Regional Modernism, a great blog devoted to modernist buildings in the New Orleans Area, stopped by Albert Ledner's National Maritime Union while we were sleeping here at Tropolism. It sounds like some unwelcome modifications have been made to the exterior during its renovation.

Which then led us to more pictures of this freaky great building over at Alan Rosenberg's blog. Which of course led us back to good ole New York, where Ledner's other wacky building for the Union is in a preservation fight.

Tulane Continues With New Orleans House Prototypes


Tulane School of Architecture announced that its URBANBuild program has broken ground on yet another prototype house for New Orleans. The program was started in 2005 and has produced several houses to date. The houses can be see at URBANBuild's website, as well as a great overview from Life Without Buildings, who tipped us off to this.

Beautiful At Barnard


Recently the P/A Awards were announced, by whatever magazine is announcing them these days. Our enthusiasm for these awards faded not because of some nostalgia for the days of Progressive Architecture magazine. It's simply that the cutting edge of architecture has gone blog viral. By the time the print media gets to it, it's old news. The newest of the new gets chewed up and tested by the internets, and the increase in chaff is easily matched by the increase in voices talking about design.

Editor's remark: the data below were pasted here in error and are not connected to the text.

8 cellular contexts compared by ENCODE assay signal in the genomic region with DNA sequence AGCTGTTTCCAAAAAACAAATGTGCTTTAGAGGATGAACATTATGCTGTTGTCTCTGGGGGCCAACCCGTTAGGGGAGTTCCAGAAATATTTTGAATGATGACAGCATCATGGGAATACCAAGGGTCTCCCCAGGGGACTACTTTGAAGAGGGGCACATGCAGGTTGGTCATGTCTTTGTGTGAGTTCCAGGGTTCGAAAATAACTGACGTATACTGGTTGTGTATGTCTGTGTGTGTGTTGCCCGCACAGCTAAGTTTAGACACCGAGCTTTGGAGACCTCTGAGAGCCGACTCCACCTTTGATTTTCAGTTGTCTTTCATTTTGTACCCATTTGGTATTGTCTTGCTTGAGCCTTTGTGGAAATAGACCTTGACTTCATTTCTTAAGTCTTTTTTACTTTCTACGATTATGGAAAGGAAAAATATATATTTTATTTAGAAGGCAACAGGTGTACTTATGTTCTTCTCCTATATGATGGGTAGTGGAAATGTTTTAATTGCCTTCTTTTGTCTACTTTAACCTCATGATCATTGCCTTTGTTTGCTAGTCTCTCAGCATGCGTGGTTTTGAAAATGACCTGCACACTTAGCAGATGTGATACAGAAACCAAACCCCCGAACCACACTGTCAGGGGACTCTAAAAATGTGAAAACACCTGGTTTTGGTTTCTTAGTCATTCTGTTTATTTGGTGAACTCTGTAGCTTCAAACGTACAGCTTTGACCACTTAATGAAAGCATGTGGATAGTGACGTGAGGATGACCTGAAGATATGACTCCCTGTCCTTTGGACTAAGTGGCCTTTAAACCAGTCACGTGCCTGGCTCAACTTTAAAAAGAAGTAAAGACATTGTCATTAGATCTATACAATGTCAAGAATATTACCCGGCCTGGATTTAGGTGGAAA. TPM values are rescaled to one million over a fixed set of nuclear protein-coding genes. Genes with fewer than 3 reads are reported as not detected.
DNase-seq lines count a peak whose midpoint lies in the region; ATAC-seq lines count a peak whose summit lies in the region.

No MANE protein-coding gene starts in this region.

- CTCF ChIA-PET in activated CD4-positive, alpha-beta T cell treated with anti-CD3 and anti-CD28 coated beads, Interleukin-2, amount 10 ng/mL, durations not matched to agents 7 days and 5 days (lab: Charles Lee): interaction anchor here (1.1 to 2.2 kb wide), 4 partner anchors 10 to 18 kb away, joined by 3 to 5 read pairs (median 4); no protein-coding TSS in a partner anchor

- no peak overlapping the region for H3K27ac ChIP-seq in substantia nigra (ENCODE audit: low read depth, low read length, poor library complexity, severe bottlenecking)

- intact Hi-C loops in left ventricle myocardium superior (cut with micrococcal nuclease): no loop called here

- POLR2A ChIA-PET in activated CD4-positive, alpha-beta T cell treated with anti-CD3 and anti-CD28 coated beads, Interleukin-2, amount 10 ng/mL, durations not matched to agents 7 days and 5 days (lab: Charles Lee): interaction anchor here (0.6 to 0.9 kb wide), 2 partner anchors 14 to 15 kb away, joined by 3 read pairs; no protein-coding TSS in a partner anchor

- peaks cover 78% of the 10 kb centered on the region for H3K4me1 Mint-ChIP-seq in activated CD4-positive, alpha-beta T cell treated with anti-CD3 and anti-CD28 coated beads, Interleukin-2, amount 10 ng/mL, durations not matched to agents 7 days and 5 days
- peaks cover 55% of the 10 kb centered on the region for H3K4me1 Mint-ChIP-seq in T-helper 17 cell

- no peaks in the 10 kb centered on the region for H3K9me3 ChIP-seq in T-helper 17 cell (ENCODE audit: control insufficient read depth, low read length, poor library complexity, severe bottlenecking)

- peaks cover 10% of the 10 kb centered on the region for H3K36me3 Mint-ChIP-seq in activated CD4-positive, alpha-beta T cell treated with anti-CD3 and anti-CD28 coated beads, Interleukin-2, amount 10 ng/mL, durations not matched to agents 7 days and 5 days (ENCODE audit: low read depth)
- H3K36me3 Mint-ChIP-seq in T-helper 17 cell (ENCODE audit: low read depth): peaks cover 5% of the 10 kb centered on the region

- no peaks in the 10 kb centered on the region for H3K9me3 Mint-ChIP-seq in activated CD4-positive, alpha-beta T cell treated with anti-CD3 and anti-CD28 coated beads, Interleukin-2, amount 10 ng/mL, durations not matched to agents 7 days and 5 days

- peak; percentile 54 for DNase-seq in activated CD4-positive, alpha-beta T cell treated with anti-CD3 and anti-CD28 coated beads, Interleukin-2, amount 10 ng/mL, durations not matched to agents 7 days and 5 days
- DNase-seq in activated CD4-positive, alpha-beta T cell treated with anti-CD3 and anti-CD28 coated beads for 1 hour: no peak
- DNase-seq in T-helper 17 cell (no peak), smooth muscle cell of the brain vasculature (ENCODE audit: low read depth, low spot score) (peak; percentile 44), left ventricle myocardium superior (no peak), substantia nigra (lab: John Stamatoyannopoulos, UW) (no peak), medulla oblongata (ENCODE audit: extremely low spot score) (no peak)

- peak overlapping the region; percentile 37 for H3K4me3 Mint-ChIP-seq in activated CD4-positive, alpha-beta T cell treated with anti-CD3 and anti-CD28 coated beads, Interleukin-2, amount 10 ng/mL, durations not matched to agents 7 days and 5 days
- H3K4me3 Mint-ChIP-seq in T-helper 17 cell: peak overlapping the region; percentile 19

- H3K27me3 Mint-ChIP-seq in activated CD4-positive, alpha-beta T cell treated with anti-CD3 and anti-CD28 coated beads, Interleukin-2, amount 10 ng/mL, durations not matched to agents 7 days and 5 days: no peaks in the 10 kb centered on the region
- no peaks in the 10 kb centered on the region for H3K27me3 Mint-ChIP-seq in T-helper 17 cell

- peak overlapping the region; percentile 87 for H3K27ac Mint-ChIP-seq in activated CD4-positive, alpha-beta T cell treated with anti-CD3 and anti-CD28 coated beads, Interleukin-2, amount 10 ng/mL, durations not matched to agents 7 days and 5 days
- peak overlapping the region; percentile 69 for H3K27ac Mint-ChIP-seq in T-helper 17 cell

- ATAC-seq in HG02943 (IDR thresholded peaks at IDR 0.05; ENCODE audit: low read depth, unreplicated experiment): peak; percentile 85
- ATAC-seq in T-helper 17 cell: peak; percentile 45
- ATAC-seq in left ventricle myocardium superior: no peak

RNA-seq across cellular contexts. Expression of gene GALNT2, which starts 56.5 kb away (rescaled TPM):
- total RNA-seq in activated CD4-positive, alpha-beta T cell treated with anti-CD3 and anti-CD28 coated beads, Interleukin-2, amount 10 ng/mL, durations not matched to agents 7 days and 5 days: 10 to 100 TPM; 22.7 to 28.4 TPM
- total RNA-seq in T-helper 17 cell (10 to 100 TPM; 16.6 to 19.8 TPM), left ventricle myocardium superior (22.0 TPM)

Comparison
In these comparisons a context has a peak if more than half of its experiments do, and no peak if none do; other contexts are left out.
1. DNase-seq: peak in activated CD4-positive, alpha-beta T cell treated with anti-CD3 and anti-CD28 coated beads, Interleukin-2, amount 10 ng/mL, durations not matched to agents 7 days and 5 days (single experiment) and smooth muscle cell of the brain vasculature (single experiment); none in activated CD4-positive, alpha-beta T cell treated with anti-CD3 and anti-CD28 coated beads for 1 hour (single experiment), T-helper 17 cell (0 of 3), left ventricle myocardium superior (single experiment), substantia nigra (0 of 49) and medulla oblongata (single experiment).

The one highlight in this year's P/A award comes from old-fashioned great building design, from Weiss/Manfredi. It's their Barnard Nexus project, at Barnard College in Manhattan. It's not just a pretty rendering: the details of the glass curtain wall, mimicking the brick and terracotta of Barnard's and adjacent Columbia University's main building cladding, is sophisticated, beautiful, and yes, progressive.

NYC Bookstores


Awesome NYC bookstore alert: Storefront for Art and Architecture is having a micro-bookstore in the "eastern end" of the gallery. The bookstore is curated by Storefront luminaries known for their amazing book collections (ie Beatriz Colomina).

NYC has a dearth of great Architectural bookstores, at least in terms of the scale of those to be found on the west coast. Daily Dose, which pointed us to the Storefront bookstore, has also compiled a list of NYC bookshops.

Urban Age


We have long known about the conferences sponsored by Urban Age, but only recently did we discover their wonderful website. It's a handy repository of all the data generated do date from their conferences and research. Some of this work undoubtedly shows up in their new book (note to Phaidon: send us a review copy already), but it is irresistible to flip through it online.

Not only do they have pretty, if simple, comparisons of basic information of their key cities. They also have some extensive raw data from each city collected in both PDF and protected spreadsheet formats. Happy reading.